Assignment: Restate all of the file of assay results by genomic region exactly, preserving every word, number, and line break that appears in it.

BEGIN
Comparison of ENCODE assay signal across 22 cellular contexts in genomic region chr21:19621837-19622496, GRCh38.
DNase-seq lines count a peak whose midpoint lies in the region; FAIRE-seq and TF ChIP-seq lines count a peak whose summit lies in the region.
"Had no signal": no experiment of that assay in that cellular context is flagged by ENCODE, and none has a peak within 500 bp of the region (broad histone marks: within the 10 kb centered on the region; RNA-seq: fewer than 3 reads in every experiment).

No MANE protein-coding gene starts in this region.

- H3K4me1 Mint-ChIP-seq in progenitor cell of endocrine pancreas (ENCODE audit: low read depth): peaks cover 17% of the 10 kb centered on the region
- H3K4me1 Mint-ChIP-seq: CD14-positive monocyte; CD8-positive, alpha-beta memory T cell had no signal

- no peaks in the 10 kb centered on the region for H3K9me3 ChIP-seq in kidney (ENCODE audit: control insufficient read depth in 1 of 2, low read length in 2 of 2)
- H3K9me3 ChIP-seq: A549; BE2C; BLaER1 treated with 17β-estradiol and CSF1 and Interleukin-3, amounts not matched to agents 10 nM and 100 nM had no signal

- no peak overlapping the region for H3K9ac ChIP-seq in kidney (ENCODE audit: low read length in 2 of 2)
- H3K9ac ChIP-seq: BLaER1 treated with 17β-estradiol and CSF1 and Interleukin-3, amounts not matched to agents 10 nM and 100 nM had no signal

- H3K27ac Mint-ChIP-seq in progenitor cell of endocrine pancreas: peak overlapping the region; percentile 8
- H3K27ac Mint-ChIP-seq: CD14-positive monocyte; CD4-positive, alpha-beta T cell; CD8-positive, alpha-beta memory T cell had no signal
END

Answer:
Comparison of ENCODE assay signal across 22 cellular contexts in genomic region chr21:19621837-19622496, GRCh38.
DNase-seq lines count a peak whose midpoint lies in the region; FAIRE-seq and TF ChIP-seq lines count a peak whose summit lies in the region.
"Had no signal": no experiment of that assay in that cellular context is flagged by ENCODE, and none has a peak within 500 bp of the region (broad histone marks: within the 10 kb centered on the region; RNA-seq: fewer than 3 reads in every experiment).

No MANE protein-coding gene starts in this region.

- H3K4me1 Mint-ChIP-seq in progenitor cell of endocrine pancreas (ENCODE audit: low read depth): peaks cover 17% of the 10 kb centered on the region
- H3K4me1 Mint-ChIP-seq: CD14-positive monocyte; CD8-positive, alpha-beta memory T cell had no signal

- no peaks in the 10 kb centered on the region for H3K9me3 ChIP-seq in kidney (ENCODE audit: control insufficient read depth in 1 of 2, low read length in 2 of 2)
- H3K9me3 ChIP-seq: A549; BE2C; BLaER1 treated with 17β-estradiol and CSF1 and Interleukin-3, amounts not matched to agents 10 nM and 100 nM had no signal

- no peak overlapping the region for H3K9ac ChIP-seq in kidney (ENCODE audit: low read length in 2 of 2)
- H3K9ac ChIP-seq: BLaER1 treated with 17β-estradiol and CSF1 and Interleukin-3, amounts not matched to agents 10 nM and 100 nM had no signal

- H3K27ac Mint-ChIP-seq in progenitor cell of endocrine pancreas: peak overlapping the region; percentile 8
- H3K27ac Mint-ChIP-seq: CD14-positive monocyte; CD4-positive, alpha-beta T cell; CD8-positive, alpha-beta memory T cell had no signal